Likewise, its reasonable for someone to react by saying, you don't have a right to work with this sort of langauge at all. In both cases I would defend myself and the poem but I recognize these positions as perfectly valid. But in either case the argument has nothing to do with the poem as such -- indeed it barely needs the poem at all to make its case, one or two lines from the poem would be sufficient.

The poem itself is a complex experience born from the concerns and questions I've noticed above. If it is irritating, hurtful, confusing, bewildering, annoying, frustrating, icky, absurd, laughable, even boring, this does not necessarily speak to its failure *as a poem*, whatever it may lead you to conclude about its author.

Michael Magee

12:08 PM  
Blogger Michael said...

Though I'd let you know that K. Silem Mohammad has posted a long and intensive reading of my poem on the Limetree blog:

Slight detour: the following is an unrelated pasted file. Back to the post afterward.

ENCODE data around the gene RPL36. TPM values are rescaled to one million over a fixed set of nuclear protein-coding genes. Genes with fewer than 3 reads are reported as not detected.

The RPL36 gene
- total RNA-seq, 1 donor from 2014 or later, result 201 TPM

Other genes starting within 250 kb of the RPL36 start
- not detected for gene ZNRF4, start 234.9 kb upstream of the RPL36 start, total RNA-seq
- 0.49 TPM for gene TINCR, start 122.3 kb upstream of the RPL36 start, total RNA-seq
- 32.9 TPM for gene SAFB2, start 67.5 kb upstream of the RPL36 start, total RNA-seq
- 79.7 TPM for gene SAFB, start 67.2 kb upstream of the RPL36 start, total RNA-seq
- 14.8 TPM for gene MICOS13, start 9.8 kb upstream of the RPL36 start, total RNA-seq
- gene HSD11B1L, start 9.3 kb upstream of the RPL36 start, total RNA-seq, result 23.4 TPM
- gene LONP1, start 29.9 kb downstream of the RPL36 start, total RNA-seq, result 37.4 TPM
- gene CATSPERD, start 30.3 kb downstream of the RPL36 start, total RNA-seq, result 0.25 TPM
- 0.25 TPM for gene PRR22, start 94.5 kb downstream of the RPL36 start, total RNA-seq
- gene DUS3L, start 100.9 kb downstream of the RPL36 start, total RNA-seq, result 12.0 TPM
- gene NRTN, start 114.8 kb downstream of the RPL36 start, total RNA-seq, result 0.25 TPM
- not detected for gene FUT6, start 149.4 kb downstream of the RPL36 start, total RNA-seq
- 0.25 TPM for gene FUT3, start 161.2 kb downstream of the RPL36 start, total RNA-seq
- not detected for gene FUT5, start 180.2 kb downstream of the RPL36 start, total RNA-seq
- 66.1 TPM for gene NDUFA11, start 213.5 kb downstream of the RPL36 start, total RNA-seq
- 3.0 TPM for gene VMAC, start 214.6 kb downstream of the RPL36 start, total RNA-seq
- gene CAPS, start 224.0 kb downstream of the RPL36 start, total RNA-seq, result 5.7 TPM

12:16 PM  
Blogger Lee Herrick said...

If anyone here would like to read the brief posts I made in response to Michael's lukewarm defense of his poem, feel free to visit KSM's Limetree blog. Pam also takes him to task nicely.

9:29 AM  
Blogger Roger Pao said...

Thanks for the discussion. You people have way too much time on your hands. :) (Just kidding -- actually, I long for the days when I had the time to engage in such debates, but just a bit too busy nowadays.)...Anyhow, it's nice that there are still vibrant discussions about poetry/Asian-American poetry going around.

12:17 PM  
Blogger Allison said...

Actually that "What is the grass?" is only a chapter of a much larger poem, and WW's greatest work, Song of Myself. If you carefully read it, you will find WW was a revolutionary who saw America as a country for egalitarian living. Although he fell short of this in his own life, he was pretty radical for his time, talking about sex as natural and not base, talking about equality around the world and dismissing the idea of snooty religious judgment.